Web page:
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The country has a huge solar power generation potential.

Southern Africa

Zimbabwe betting on renewables to meet mining sector’s growing power demand

Zimbabwe is hoping to attract independent power producers to help increase the country’s lower power generation capacity.

The Zimbabwe state-owned power utility ZESA has announced plans to add 2,300 MW of new power generation capacity to the grid by 2025, mostly from renewable energy sources to help meet the growing power demand from the country’s mining sector.

The southern African country has a power generating capacity of 2,000 megawatts (MW), of which only 1,400 MW is operational, with the rest of the capacity offline due to regular breakdowns at its thermal power stations, and low water levels at Lake Kariba.

Speaking at a mining conference in the resort town of Victoria Falls, the Chief Executive of ZESA Howard Choga, said: “We expect that by 2025, we would have added 2,300 MW to the grid. I must say over 80% of the 2,300 MW is demand from miners.”

Choga revealed that new power generation capacity could come from floating solar projects planned at Kariba dam. Chinese state owned company, China Energy Engineering Corp. (China Energy), earlier this year proposed to construct a 1 000 MW floating solar plant at an estimated  cost of $987 million on Lake Kariba, the world’s largest artificial lake where the biggest hydro power station is located.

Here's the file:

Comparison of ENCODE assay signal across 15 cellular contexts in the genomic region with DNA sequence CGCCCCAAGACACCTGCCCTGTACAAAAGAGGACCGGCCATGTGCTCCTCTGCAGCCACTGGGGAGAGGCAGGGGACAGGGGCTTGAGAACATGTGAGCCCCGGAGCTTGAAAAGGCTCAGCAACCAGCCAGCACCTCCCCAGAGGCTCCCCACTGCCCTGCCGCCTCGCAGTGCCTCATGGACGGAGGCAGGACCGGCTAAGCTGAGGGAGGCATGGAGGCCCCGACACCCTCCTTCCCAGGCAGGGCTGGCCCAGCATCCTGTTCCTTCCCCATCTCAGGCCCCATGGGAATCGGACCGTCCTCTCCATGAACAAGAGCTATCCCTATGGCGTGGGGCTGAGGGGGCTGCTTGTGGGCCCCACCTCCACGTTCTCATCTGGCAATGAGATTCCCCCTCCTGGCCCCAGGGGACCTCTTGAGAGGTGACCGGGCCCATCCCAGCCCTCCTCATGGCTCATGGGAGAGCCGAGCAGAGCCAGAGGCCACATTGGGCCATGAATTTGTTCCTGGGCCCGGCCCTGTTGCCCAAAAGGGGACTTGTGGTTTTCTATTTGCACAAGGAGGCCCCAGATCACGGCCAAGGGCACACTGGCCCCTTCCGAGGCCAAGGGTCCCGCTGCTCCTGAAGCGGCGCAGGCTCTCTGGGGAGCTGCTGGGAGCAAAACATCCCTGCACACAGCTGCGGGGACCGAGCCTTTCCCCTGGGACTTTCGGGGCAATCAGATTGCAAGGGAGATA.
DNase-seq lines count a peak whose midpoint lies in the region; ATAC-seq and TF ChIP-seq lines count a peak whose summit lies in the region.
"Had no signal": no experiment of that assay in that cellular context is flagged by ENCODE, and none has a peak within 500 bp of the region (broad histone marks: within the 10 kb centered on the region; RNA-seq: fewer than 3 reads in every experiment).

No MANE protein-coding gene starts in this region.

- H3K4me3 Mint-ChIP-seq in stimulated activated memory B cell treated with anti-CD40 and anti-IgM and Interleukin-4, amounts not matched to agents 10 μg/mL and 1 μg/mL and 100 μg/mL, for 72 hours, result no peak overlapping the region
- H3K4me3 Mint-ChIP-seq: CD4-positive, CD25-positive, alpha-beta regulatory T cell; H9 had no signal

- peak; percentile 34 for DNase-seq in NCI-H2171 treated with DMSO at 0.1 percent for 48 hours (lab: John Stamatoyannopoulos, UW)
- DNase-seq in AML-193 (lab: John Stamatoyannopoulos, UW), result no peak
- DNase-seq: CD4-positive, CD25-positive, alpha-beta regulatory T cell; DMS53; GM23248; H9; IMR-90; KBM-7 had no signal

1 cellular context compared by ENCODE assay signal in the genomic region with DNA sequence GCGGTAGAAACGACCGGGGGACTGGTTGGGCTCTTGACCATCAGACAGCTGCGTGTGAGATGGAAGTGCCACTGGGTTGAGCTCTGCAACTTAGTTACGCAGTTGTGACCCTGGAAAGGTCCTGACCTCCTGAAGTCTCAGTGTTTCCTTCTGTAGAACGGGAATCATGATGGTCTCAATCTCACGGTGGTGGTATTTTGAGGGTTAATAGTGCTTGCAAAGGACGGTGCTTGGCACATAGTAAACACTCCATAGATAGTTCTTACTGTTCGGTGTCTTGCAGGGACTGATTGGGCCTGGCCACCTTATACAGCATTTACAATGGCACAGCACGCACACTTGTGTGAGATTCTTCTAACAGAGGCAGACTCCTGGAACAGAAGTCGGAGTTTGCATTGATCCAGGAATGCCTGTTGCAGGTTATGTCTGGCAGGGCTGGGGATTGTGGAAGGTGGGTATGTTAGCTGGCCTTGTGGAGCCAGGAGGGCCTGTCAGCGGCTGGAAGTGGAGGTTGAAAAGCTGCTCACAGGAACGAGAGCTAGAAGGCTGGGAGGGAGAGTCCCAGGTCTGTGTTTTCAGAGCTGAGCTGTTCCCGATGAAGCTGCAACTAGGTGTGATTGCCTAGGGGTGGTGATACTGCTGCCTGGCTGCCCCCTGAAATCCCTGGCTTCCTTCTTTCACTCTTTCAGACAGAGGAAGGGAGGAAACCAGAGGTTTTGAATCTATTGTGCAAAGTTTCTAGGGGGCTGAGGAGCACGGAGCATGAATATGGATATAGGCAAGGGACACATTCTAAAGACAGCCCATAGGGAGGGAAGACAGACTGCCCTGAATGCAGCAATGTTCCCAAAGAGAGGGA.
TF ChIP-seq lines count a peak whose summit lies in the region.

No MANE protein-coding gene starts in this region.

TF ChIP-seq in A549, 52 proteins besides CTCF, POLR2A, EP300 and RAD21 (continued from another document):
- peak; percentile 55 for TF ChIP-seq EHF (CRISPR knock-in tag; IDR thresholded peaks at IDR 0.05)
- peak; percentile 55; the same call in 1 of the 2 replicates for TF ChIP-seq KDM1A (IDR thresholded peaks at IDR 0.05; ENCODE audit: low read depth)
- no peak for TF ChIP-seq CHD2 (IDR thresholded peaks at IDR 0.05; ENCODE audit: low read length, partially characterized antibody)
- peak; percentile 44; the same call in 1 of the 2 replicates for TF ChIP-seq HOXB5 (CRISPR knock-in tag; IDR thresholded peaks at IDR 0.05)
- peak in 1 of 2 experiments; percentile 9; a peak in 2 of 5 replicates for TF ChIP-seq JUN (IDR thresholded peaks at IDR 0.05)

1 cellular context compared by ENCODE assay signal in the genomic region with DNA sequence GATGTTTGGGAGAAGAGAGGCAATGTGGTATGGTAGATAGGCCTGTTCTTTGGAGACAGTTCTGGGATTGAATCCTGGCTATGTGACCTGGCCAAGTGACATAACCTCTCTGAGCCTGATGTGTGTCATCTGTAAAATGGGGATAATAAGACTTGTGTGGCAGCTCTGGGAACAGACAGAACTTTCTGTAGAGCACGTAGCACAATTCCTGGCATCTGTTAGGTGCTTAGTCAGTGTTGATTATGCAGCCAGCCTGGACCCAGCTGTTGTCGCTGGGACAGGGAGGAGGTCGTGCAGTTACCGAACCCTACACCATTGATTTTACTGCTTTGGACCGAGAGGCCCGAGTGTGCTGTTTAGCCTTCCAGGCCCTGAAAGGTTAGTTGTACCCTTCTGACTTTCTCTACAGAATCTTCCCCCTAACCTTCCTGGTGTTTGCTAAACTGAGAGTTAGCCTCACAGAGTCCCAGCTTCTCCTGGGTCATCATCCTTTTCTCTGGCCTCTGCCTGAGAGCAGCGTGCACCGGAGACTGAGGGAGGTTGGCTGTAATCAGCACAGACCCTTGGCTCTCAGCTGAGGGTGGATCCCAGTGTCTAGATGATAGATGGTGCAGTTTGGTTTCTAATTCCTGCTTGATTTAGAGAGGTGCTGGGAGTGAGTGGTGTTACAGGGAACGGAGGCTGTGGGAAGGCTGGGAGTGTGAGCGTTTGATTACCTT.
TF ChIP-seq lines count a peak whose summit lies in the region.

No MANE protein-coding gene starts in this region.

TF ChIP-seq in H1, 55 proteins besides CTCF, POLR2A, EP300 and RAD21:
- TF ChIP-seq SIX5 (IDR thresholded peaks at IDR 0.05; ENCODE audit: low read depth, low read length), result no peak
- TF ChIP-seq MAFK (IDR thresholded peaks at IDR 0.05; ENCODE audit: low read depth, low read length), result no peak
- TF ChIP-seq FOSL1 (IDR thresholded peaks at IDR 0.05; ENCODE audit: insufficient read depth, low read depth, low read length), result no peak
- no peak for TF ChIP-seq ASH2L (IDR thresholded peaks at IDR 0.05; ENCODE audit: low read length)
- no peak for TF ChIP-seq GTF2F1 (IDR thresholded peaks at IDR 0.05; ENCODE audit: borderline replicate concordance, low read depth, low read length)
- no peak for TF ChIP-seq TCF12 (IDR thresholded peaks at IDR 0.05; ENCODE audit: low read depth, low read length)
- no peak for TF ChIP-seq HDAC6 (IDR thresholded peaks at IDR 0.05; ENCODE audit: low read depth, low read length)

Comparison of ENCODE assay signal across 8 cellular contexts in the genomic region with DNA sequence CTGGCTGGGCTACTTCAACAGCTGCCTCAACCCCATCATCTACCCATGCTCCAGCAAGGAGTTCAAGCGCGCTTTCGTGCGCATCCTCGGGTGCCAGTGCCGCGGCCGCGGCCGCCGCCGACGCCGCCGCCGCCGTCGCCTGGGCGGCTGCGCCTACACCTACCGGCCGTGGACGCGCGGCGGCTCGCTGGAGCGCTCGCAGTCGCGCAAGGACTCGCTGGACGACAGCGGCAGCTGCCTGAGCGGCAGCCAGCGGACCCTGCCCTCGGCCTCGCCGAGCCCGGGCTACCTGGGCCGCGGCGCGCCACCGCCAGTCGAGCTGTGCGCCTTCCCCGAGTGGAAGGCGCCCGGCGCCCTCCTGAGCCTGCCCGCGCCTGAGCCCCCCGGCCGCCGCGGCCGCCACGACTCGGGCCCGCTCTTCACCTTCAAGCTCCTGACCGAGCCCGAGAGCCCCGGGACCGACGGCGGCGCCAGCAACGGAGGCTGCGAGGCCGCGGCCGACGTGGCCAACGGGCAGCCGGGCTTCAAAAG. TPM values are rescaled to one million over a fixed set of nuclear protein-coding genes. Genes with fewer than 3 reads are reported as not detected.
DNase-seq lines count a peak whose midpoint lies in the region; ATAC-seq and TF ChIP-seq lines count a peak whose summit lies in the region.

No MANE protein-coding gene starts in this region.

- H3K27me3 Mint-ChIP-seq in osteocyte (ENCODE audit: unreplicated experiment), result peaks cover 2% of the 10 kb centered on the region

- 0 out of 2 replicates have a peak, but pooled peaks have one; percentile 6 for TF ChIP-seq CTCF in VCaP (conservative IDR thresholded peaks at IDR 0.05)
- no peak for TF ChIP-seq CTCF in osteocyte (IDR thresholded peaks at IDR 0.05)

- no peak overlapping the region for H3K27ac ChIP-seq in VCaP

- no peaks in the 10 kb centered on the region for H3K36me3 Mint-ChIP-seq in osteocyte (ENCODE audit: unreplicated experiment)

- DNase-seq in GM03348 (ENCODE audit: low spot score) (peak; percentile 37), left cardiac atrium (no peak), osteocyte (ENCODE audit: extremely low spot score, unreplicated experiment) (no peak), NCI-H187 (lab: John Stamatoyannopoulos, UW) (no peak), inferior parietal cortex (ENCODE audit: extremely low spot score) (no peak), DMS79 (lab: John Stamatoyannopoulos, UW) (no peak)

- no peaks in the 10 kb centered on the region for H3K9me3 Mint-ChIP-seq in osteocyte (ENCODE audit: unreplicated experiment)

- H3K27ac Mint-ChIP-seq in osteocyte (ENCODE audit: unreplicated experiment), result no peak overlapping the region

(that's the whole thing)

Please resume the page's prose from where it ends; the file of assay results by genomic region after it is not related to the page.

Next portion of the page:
Addressing investor skeptism on Zimbabwe

Zimbabwe is also hoping to attract independent power producers to help increase the country’s lower power generation capacity. The Southern African has had to contend with power cuts of up to 12 hours daily due to low power generation capacity.

Renewable energy has had a slow take off in Zimbabwe due to lack of investment, and perceived political and regulatory risks on the country. 

The government in December last year announced various incentives in a bid to help attract independent power producers to the country. IPPs will be able to sign a government implementation agreement (GIA), which includes a project development support agreement, a power purchase agreement, and an agreement with the Reserve Bank of Zimbabwe for guaranteed payments of dividends and foreign loan repayments to external investors and lenders. 

Zimbabwe’s Finance Minister, Mthuli Ncube, outlined that the government will guarantee viable power tariffs and PPAs to projects that pass the screening process. “A key ingredient to the successful implementation of the solar IPPs projects is a bankable government implementation agreement with an economic tariff,” said Ncube.

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